Climate change is one of the most discussed problems of our time and for a good reason. Natural disasters including floods, droughts, melting sea ice, landslides, and hurricanes, as well as loss of biodiversity threaten life on the planet and humans are not excluded from the dire consequences. However, the impacts you face directly as a person highly depend on your gender, social status, ethnicity and various other intersecting factors . You might have heard the phrase: “What do we want? Climate Justice! When do we want it? Now!” demanded at climate marches, online on social media or perhaps in news segments. Climate justice is a critical concept when it comes to climate mitigation and adaptation because it takes into account the different realities of peoples based on intersectionality.
Considerable research has focused on the gender binary and the consequences of various environmental issues and climate change. The research shows that women are often more vulnerable than men when it comes to climate and environmental issues. This does not mean that women are inherently less able to adapt to the impacts of environmental issues rather – and more importantly – this is because of the social structures and traditional gender roles in place in most societies.
Women in the Global South for example face more dire consequences than their men counterparts when it comes to environmental disasters such as floods and droughts. One research for instance focused on extreme weather patterns, especially heat waves and droughts, in Bangladesh and its correlation with early marriages. The study found that women are disproportionately more likely to be forced into marriages following environmental shocks. This is because marrying a daughter is a way for a household to cope with economic insecurity which is caused by the environmental shock. Furthermore, forced marriages and child marriages (a union that happens before the age of 18) are linked to lower economic opportunities and educational attainment for women and girls. Child marriages also expose girls to more rapid childbirths which is highly concerning since adolescent pregnancies cause a higher risk of complications for the mother and infant.
Another research focused on floods in the Global South and found that women were more likely to lose their lives than men. This is for example because women are less likely to have been taught how to swim. It is also more likely that they are staying at home taking care of the children while the men work outside the home. This means that men are more likely to be in a setting where people will be notified beforehand about an environmental disaster. It also means that women do not only have to take care of themselves but also the children when the disaster hits. Moreover, such disasters leave numerous children without a mother making them more vulnerable, causes higher infant death rates and increases the chances of children being forced into sex trafficking.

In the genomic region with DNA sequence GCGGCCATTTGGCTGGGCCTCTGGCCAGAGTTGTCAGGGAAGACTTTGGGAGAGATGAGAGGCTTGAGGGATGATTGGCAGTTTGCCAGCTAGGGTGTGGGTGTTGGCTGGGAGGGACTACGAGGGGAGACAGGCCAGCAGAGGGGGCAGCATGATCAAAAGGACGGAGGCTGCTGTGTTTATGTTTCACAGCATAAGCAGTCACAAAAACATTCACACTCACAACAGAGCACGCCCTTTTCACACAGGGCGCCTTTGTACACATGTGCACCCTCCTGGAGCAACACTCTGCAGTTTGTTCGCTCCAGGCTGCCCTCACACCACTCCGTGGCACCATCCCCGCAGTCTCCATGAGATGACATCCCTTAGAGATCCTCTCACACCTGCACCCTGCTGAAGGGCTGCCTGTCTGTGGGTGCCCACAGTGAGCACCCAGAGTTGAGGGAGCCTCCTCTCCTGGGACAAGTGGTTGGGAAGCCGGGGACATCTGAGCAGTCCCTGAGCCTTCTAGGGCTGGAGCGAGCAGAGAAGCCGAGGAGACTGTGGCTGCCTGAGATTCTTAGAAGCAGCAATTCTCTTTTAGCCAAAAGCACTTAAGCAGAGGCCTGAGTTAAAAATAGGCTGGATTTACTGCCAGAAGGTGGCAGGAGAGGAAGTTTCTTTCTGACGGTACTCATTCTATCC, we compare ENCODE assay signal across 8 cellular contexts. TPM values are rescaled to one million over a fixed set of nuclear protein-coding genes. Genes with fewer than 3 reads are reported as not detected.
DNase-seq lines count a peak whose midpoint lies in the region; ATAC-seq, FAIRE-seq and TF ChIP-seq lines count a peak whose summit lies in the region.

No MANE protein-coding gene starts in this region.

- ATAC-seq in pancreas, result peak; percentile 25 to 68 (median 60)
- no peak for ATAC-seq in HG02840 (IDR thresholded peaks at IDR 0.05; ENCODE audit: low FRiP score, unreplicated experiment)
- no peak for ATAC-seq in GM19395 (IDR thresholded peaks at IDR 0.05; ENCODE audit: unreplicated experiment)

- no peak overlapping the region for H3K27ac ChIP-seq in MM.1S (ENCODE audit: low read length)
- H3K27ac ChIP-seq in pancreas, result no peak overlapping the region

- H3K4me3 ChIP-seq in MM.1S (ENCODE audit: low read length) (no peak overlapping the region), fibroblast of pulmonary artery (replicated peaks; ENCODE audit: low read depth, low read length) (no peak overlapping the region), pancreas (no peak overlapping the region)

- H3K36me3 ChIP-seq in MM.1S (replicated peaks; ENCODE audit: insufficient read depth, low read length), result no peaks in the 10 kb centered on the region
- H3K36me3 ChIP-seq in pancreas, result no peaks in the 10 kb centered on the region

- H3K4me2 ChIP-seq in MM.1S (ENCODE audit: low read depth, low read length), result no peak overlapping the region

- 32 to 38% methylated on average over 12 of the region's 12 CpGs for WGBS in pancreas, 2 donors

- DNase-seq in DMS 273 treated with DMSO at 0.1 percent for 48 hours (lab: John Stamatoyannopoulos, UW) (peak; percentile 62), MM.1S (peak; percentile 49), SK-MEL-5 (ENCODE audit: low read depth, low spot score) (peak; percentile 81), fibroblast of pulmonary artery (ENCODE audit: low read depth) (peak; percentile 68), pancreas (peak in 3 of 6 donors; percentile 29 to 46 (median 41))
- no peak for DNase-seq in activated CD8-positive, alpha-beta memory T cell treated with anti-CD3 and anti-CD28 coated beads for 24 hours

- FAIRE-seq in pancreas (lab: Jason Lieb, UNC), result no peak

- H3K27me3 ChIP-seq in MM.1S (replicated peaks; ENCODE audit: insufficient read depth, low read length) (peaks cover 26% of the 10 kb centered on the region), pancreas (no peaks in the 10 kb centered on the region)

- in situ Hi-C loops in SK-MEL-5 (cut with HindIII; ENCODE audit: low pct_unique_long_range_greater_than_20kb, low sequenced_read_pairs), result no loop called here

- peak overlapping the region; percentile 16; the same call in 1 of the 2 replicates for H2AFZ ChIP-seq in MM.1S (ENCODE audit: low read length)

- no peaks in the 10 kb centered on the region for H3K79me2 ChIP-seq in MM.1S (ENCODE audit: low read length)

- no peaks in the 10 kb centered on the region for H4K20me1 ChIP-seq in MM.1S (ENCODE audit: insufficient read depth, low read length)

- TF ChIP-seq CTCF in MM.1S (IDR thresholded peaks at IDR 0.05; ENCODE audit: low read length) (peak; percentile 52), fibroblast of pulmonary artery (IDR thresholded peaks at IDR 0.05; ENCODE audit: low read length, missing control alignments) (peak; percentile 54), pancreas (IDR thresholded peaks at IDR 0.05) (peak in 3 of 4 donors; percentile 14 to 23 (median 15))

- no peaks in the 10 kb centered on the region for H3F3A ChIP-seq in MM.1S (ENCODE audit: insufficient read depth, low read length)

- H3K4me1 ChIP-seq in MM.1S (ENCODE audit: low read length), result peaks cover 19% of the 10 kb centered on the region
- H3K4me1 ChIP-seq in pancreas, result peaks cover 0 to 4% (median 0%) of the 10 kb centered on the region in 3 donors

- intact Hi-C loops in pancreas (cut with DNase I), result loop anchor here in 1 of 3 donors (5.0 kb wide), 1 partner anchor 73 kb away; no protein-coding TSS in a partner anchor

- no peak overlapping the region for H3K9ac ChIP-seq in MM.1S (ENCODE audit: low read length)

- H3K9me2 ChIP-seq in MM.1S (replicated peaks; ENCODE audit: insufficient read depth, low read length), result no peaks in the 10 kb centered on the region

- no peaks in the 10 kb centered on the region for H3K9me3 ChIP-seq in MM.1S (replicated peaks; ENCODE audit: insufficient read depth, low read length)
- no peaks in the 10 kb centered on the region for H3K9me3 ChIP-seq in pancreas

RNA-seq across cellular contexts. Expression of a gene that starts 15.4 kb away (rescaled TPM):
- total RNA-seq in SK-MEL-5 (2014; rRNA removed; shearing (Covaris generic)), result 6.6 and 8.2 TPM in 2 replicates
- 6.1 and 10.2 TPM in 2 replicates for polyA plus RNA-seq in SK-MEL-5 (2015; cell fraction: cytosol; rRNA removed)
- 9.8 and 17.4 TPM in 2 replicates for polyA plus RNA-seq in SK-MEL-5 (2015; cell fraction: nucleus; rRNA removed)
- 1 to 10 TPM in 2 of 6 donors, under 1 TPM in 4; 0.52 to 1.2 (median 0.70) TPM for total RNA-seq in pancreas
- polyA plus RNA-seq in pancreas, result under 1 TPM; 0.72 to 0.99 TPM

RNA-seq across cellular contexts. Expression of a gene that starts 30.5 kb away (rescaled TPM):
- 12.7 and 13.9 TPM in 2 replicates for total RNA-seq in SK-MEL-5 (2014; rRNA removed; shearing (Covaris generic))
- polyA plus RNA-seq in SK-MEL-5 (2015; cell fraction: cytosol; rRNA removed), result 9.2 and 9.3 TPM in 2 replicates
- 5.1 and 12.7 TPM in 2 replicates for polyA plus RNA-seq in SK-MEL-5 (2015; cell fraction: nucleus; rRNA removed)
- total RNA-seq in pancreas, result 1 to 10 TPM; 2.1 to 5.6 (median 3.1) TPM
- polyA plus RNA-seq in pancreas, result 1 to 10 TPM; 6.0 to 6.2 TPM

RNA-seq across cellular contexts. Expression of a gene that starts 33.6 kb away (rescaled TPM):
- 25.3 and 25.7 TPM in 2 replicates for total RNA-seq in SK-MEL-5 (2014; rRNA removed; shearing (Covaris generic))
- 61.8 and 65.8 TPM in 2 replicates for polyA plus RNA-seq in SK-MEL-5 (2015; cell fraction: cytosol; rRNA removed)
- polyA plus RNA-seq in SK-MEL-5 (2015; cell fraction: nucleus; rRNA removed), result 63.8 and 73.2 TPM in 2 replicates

Climate change also disproportionately affects individuals within the LGBTQIA+Lesbian (L), Gay (G), Bisexual (B), Trans (T), Queer (Q), Intersex (I), Asexual (A), + denotes an umbrella term used by 'marginalised sexual and gender diverse people whose gender, gender expression, or sexual identity do not conform to cis-gender or hetero-dominant gender identity'. This acronym is intersectional by virtue of its nature as well as non-exhaustive and inclusive (as denoted by the +). Over the years, the + has been understood as encompassing Questioning (Q), Two-spirit (TS), or Pansexual (P). In other words, this term represents fluid (non-conforming) notions of gender identity and sexual orientation supposedly transgressing the binary constructs of our society (male v. female and heterosexual v. homosexual).close community. These individuals are already experiencing various social injustices and environmental issues add on to those. Research in the United States for example demonstrated that transgender people are at more risk of being denied aid following extreme weather events such as hurricanes.
In the Arctic, loss of biodiversity has been documented and evidence shows that indigenous communities are facing food security issues. Furthermore, indigenous culture and ways of life are being threatened because various indigenous communities highly rely on hunting. Hunters in these communities are mostly men and because of the significant lifestyle changes that biodiversity loss and sea ice melt escalate, unemployment rates and suicide risks among indigenous men have increased.
As we can see from these examples, it is undeniably very important to view climate and environmental issues through an intersectional lens. It is very fitting that the theme for the 2022 International Women’s Day held annually on the 8th of March is “Gender equality today for a sustainable tomorrow” as gender equality cannot be reached without climate action. On a positive note, women and members of various minorities often take on leadership roles when it comes to climate adaptation and mitigation. They are at the forefront of activist movements all over the world, fighting for a just planet for all of us and for the future generations yet to enjoy it. However, the fight should not only be theirs. The consequences of climate change will eventually affect us all and taking action is crucial if we want to live in a just world.